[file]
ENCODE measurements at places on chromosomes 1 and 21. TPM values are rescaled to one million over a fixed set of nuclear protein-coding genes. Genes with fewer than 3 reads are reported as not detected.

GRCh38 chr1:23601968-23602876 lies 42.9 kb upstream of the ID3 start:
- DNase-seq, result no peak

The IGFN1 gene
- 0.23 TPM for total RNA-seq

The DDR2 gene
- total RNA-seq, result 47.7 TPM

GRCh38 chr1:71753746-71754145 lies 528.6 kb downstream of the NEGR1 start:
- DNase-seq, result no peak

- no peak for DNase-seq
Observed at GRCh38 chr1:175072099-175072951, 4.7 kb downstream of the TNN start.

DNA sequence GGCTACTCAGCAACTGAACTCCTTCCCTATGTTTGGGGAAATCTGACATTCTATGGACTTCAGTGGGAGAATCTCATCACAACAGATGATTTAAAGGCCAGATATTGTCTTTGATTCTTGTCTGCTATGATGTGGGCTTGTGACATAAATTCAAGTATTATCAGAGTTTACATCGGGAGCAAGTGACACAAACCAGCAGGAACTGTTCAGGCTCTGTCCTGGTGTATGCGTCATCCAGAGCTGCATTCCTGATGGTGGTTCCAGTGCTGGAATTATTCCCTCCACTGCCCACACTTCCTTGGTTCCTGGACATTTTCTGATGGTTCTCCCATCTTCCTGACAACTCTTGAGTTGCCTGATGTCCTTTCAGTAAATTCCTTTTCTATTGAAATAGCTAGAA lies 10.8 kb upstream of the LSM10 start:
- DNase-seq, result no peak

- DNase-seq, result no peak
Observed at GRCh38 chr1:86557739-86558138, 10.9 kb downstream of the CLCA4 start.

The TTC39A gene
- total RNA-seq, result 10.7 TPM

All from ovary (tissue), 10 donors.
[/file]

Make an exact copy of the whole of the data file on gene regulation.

ENCODE measurements at places on chromosomes 1 and 21. TPM values are rescaled to one million over a fixed set of nuclear protein-coding genes. Genes with fewer than 3 reads are reported as not detected.

GRCh38 chr1:23601968-23602876 lies 42.9 kb upstream of the ID3 start:
- DNase-seq, result no peak

The IGFN1 gene
- 0.23 TPM for total RNA-seq

The DDR2 gene
- total RNA-seq, result 47.7 TPM

GRCh38 chr1:71753746-71754145 lies 528.6 kb downstream of the NEGR1 start:
- DNase-seq, result no peak

- no peak for DNase-seq
Observed at GRCh38 chr1:175072099-175072951, 4.7 kb downstream of the TNN start.

DNA sequence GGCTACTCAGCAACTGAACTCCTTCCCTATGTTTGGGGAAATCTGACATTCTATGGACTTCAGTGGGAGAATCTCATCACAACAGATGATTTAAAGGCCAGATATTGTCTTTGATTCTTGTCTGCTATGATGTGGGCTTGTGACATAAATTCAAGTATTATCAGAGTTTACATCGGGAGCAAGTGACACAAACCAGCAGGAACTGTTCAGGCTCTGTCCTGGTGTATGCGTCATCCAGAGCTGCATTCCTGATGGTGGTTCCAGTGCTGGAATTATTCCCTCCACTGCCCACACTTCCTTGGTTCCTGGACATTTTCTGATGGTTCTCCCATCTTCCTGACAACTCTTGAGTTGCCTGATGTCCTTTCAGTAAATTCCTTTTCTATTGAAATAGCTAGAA lies 10.8 kb upstream of the LSM10 start:
- DNase-seq, result no peak

- DNase-seq, result no peak
Observed at GRCh38 chr1:86557739-86558138, 10.9 kb downstream of the CLCA4 start.

The TTC39A gene
- total RNA-seq, result 10.7 TPM

All from ovary (tissue), 10 donors.